Managing your schedule is like a smaller project embedded in the larger one. Regardless of the size of the project, there are timelines to meet, resources to manage and teams to assign. You need to keep everyone working to capacity and monitoring their progress and workload. That’s a lot to do, which is where ProjectManager.com comes in. Our award-winning software keeps you organized and productive.
To build your schedule and then management takes a robust tool. Our online Gantt chart collects all your project tasks, adds start and end dates, which populates them over a project timeline. Then you can tag them for priority, so your team knows what’s most important to complete and when. To easily track progress, the whole schedule can be broken down into distinct phases with our milestone feature.
Costs for labor and resources can also be collected on the Gantt. Once you have your schedule complete, you can filter to see the critical path and even set a baseline, which allows you to measure project variance when the project is being executed. You’ll always know if you’re on track or need to make adjustments to get back on schedule. If you need to change something in your schedule, just drag and drop the task to the new date. Everything is automatically updated.
Teams have the option to organize their own work with one of our multiple project views, such as a dynamic task list or calendar. The kanban board view visualizes workflow, so managers can see who’s working on what and not get in the way. There’s also resource management features that make sure teams have what they need without overburdening them. Our workload page keeps your team’s tasks balanced for greater productivity.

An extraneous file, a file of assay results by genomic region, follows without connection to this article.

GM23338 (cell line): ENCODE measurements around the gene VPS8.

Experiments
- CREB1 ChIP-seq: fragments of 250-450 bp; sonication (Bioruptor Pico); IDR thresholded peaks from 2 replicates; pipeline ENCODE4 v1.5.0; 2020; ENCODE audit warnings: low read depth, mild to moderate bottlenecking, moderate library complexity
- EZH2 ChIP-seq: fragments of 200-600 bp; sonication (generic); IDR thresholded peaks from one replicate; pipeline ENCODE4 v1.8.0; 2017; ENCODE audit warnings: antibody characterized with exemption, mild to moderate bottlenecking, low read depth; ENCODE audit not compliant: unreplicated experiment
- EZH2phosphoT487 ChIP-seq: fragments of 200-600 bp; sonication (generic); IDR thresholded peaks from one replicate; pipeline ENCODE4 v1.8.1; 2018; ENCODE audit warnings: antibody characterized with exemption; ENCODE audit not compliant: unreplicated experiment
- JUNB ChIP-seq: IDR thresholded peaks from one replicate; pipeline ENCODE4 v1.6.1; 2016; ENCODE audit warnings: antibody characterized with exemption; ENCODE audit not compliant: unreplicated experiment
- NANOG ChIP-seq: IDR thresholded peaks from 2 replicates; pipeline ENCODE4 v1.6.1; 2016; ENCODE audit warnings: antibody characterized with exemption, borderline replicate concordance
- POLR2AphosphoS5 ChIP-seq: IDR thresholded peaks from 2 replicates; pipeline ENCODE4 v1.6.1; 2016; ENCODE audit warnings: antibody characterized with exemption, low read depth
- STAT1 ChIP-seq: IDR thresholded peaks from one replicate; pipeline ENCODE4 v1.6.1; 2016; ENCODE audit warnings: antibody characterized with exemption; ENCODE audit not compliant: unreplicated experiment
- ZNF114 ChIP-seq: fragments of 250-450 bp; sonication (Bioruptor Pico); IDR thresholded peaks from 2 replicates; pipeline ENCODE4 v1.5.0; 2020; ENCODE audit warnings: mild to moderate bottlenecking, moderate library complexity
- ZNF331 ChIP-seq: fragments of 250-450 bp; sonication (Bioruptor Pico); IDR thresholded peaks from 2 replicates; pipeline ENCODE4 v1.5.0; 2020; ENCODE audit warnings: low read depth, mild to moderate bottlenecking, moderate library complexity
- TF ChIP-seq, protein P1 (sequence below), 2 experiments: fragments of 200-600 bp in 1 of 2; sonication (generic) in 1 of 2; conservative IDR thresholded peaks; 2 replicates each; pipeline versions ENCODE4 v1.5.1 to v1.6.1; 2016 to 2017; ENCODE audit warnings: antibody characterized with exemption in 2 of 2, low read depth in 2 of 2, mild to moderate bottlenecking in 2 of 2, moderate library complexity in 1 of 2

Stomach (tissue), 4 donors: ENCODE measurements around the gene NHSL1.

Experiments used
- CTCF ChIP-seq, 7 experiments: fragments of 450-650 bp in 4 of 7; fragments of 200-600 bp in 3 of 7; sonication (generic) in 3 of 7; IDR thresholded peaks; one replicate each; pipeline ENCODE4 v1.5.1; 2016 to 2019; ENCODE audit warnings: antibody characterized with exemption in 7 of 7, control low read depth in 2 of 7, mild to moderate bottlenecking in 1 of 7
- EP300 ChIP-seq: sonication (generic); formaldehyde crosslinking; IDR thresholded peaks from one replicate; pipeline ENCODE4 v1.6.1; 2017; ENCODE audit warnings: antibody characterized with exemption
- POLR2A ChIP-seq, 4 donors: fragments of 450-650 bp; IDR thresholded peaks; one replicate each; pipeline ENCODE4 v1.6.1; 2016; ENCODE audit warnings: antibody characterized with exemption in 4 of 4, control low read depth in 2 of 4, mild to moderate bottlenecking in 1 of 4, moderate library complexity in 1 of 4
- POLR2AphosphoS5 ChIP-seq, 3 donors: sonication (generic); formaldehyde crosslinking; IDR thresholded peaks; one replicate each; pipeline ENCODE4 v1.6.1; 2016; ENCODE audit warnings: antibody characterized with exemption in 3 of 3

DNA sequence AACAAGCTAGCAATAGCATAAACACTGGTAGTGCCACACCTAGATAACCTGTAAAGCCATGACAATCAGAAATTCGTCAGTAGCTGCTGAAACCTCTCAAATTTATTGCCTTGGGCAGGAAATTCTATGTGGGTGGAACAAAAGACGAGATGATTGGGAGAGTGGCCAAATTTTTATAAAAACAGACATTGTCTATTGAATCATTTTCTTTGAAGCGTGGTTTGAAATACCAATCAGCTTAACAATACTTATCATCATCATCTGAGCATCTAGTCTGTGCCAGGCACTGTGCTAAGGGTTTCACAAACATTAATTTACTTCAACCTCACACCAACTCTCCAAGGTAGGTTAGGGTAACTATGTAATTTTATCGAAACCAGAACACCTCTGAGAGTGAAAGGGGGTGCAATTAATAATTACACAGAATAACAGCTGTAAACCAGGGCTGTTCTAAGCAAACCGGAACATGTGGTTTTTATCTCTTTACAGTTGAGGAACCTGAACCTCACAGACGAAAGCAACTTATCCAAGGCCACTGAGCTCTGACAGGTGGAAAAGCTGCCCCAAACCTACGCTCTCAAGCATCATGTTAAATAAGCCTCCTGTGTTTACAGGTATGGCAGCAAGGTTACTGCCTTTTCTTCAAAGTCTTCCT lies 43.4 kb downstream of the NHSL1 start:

Finally, communicating project performance to your stakeholders keeps them happy and allows you to maintain your schedule. Our one-click reports can be generated and filtered to show just the data you and your stakeholders want to see. It’s simple to share, too, either as a PDF or even printed out when you’re presenting to stakeholders. ProjectManager.com controls your schedule and gives you the transparency you need to stay on track.
ProjectManager.com is an award-winning cloud-based tool that builds and manages project schedules, executes plans, monitors progress and reports on performance. It’s your one-stop stop for all your project management needs. See why we’ve helped tens of thousands of teams manage hundreds of thousands of projects and take this 30-day trial today.